Mark Kurlansky: The Future We Want
It is difficult when contemplating the future not to have some sense of dread. But I have a far stronger sense of optimism. Much of that optimism comes from what I see when I look at the young people who will be in their thirties in twenty years. Already these are people accustomed to a free flow of information even though this also means a cacophony of too many voices. They know a great deal about making themselves herd. They disdain bigotry, view it the way Emile Zola viewed anti-Semitism as simply backwards. I do see a future with less bigotry.
These young people who know how to make themselves heard are appalled by what is being done to our environment and our going to do something about it. Just as many of the polluting practices of the Industrial Revolution are broadly inacceptable today, many of today’s practices will be rejected in the future.
Oil will still be an international business but it will be far smaller and of less significance than it is today because there will be so many cheaper cleaner ways of providing energy. Automobiles will undergo their first major revision in more than a century of use. The internal combustion engine will be outmoded. Commercial airplanes, for the first time since the 1950s will also be redesigned. The leading energy companies will be the companies that manufacture the equipment to build and service the new energies and the leading energy countries will not be the ones with energy resources but the ones with the imagination to have developed these industries.
Nuclear energy will not be one of these new energies unless technology manages to find safe ways of disposing of waste, of being secure from earthquakes and tsunamis. In an age of internet communication with a wide choice of energies, unpopular energy won’t sell. There is no future for a power plant that everyone is afraid to live next to.
The oceans will be healthier. There will be fewer risks of tanker disasters and with lower oil demand. Most off shore oil production will simply not be viable. There will be a turn away from excessive use of plastic, glass bottles will return and societies will be better organized to prevent plastic ending up in the ocean. There will also be more care to keep toxic heavy metals out of the sea although removing the ones already there will remain an unsolved puzzle. And global warming with its melting ice and rising seas will at best have been stabilized, certainly not reversed.
Fishery management will become far more sophisticated so that sustainable fishing will be the normal and efficient practice. However whether this fishing is still done by family operations or is taken over by large corporations is an open question. But fortunately most ideas for sustainable fisheries favor small operations.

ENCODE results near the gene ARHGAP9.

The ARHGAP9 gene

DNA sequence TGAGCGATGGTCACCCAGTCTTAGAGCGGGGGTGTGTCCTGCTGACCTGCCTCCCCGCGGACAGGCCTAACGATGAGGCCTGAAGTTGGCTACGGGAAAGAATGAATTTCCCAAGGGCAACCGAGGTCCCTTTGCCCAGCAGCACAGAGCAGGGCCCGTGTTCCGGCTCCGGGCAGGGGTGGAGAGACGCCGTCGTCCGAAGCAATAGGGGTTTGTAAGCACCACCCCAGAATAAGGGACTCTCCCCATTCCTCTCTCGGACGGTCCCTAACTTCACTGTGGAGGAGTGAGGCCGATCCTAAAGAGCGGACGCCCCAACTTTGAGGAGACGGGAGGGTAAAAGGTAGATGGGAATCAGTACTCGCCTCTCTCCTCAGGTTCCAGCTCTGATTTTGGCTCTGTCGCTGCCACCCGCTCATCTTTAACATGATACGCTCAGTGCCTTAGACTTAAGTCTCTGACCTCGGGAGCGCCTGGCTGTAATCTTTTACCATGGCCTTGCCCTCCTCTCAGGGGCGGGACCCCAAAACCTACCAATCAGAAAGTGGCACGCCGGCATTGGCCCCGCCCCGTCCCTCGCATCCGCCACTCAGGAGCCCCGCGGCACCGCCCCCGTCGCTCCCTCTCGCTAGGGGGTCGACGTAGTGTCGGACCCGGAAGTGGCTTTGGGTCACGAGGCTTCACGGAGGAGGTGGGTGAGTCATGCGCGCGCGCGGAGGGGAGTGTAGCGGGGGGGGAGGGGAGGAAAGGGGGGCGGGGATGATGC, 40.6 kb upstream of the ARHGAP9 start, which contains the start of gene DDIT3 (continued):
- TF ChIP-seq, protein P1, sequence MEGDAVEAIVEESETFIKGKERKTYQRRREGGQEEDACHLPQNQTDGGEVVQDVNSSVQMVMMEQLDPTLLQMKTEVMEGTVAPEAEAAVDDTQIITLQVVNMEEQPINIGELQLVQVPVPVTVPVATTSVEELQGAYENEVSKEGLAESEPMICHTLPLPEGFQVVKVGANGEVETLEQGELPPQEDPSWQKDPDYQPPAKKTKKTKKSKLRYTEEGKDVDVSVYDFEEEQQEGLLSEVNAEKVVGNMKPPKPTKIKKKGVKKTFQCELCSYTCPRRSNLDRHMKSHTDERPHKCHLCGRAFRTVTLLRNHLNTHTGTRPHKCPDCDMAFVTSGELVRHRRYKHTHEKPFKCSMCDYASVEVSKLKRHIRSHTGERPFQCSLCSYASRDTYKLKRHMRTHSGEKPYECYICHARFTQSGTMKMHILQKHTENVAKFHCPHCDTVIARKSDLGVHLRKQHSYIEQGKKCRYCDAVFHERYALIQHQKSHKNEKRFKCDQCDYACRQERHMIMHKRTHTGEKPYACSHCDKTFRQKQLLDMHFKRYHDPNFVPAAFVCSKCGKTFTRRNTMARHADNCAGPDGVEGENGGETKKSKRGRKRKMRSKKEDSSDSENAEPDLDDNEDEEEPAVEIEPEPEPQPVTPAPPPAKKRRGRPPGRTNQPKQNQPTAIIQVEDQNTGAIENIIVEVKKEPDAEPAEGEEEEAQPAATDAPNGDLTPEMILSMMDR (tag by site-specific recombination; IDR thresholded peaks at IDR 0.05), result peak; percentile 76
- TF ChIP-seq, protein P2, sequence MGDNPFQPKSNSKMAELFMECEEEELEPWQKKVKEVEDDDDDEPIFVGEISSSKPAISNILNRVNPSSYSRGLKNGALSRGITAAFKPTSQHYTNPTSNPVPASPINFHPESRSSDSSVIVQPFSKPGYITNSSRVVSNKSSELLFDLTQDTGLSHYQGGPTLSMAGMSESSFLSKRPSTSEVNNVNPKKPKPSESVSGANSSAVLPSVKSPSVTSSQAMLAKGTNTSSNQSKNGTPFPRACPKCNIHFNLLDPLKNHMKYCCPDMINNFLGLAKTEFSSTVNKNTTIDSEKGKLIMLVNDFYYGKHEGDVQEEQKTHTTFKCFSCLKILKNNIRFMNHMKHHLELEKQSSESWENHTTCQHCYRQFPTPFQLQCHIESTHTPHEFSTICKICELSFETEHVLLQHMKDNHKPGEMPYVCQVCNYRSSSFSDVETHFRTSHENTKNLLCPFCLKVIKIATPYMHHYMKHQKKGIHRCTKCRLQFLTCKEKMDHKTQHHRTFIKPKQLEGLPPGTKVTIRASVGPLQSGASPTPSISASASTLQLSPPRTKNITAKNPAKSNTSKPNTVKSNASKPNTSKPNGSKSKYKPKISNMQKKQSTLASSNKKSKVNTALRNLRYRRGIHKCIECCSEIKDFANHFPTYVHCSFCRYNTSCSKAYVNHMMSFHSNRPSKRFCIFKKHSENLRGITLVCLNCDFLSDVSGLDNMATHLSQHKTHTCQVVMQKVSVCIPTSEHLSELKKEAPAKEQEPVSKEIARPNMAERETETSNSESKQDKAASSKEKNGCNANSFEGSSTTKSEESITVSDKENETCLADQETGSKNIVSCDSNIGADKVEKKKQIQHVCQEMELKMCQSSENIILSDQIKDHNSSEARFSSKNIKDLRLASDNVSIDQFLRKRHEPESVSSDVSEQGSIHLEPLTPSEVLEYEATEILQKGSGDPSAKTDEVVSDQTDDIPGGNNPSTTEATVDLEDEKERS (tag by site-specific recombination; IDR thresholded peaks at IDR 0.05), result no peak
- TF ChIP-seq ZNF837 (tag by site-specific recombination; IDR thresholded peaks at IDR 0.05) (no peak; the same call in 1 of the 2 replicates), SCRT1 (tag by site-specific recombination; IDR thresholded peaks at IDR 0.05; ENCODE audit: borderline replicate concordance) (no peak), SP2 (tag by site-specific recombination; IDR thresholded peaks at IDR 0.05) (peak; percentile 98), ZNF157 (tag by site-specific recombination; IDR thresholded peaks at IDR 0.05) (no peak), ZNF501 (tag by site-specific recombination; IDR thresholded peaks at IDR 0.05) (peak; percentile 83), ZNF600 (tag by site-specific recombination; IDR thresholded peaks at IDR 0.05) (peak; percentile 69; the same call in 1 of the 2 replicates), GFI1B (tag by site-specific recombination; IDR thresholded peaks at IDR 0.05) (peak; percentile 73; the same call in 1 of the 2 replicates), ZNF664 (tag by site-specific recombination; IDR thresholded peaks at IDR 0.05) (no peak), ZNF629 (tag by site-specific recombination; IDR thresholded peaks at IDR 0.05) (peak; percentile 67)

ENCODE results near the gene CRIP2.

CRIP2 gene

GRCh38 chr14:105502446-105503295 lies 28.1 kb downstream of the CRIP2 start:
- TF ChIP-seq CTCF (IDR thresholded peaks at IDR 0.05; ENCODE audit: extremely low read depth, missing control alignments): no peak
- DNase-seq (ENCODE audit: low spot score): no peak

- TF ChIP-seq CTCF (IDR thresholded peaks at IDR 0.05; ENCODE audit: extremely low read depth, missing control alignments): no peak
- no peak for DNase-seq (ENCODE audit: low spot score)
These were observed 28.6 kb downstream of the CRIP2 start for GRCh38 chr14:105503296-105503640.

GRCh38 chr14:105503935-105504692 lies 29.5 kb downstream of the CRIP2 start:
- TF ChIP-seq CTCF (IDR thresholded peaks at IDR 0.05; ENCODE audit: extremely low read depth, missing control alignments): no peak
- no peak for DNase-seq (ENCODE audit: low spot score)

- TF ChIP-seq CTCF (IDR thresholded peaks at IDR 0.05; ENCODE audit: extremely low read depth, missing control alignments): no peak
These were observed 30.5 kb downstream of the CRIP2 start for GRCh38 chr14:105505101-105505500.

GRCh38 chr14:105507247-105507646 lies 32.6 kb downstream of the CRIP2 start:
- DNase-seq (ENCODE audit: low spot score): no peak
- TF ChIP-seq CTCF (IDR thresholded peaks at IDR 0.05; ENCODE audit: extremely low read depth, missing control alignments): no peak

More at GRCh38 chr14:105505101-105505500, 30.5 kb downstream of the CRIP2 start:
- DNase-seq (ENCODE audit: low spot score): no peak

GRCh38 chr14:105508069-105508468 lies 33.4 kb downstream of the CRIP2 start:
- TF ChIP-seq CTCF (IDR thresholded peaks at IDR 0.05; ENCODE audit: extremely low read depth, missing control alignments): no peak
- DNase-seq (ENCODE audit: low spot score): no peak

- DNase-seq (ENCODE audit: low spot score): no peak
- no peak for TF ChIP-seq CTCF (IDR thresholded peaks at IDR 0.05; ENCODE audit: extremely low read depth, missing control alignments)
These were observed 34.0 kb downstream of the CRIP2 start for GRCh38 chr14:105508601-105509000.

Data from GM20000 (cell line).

The world will be more populated and the demand for food will be greater. Small scale organic farming will survive but will not be the primary source of food unless such farmers can find a way to make it more affordable. Agro-industry will turn away from chemical fertilizers but toward genetic engineering unless more evidence is found than exists to day that such practices are harmful. But as that business expands such research might turn up the evidence to stop it or alter its ways. Fish farming will also expand but techniques will be developed to make it less environmentally threatening. Farmed fish cannot continue to feed on factor trawler made meal. But fish that are not fed wild fish, that are not penned in a polluting way and are not fed chemicals could become one of the big foods of the future.
A pecking order will establish itself on the internet. Some sources will earn a reputation for being more reliable and they will get the greater followings and more prestige. But it will remain a tool for popular protest. Governments are going to be hearing more and more from "The people" and that will change the way they do things. Far fewer people will have what we think of today as jobs. Many people will be self-employed working out of their own homes or their own offices and earning a good living. This combination of facts will put tremendous pressure on governments to provide greater social safety nets for both the employed and the self-employed. The movement today by governments to cut social spending in the name of fiscal restraint is extraordinarily backwards in its vision and will be reversed to avoid economic and social disaster.
A world in which people can demand what they want will be a world in which the hungry are fed, children are educated, people have access to the marvels of a medical science that will give us much longer lives, and the earth will be kept clean. The financing of huge standing armies and weapons arsenals, what since 1940 has been eating up the fund for social spending, especially in the United States, will be cut back as one of the few budget savers possible.
I’m looking forward to it.
Mark Kurlansky is a New York Times bestselling author.